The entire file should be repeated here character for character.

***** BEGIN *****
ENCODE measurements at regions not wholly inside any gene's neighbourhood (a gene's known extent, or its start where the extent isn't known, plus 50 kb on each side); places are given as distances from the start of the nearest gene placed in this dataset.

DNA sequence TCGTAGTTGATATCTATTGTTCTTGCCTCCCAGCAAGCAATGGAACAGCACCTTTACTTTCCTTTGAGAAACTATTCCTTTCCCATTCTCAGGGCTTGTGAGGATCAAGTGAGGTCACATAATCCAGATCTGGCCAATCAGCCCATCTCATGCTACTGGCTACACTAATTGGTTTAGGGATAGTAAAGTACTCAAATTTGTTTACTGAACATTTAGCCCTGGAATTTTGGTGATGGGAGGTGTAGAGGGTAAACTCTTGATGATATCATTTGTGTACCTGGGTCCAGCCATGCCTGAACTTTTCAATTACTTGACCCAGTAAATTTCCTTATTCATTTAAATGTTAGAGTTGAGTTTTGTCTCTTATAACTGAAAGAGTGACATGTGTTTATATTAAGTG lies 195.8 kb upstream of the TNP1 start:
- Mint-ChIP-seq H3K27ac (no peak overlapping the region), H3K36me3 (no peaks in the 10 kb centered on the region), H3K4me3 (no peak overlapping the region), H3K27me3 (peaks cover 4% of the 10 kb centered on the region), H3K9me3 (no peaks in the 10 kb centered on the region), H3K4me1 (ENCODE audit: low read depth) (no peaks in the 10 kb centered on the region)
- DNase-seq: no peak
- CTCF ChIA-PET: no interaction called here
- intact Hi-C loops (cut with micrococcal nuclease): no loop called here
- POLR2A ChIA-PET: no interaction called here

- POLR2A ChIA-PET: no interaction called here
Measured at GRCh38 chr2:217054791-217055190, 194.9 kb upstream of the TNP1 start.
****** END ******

ENCODE measurements at regions not wholly inside any gene's neighbourhood (a gene's known extent, or its start where the extent isn't known, plus 50 kb on each side); places are given as distances from the start of the nearest gene placed in this dataset.

DNA sequence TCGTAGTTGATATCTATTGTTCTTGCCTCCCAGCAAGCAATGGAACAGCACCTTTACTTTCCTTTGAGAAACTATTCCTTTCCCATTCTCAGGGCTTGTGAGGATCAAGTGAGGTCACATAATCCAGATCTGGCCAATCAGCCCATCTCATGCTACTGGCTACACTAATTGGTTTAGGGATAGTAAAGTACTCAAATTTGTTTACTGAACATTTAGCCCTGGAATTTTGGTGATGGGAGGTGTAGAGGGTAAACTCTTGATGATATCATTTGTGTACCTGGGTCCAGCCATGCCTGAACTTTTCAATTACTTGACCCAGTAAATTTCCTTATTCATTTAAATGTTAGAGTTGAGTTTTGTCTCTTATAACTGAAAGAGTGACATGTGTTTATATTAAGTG lies 195.8 kb upstream of the TNP1 start:
- Mint-ChIP-seq H3K27ac (no peak overlapping the region), H3K36me3 (no peaks in the 10 kb centered on the region), H3K4me3 (no peak overlapping the region), H3K27me3 (peaks cover 4% of the 10 kb centered on the region), H3K9me3 (no peaks in the 10 kb centered on the region), H3K4me1 (ENCODE audit: low read depth) (no peaks in the 10 kb centered on the region)
- DNase-seq: no peak
- CTCF ChIA-PET: no interaction called here
- intact Hi-C loops (cut with micrococcal nuclease): no loop called here
- POLR2A ChIA-PET: no interaction called here

- POLR2A ChIA-PET: no interaction called here
Measured at GRCh38 chr2:217054791-217055190, 194.9 kb upstream of the TNP1 start.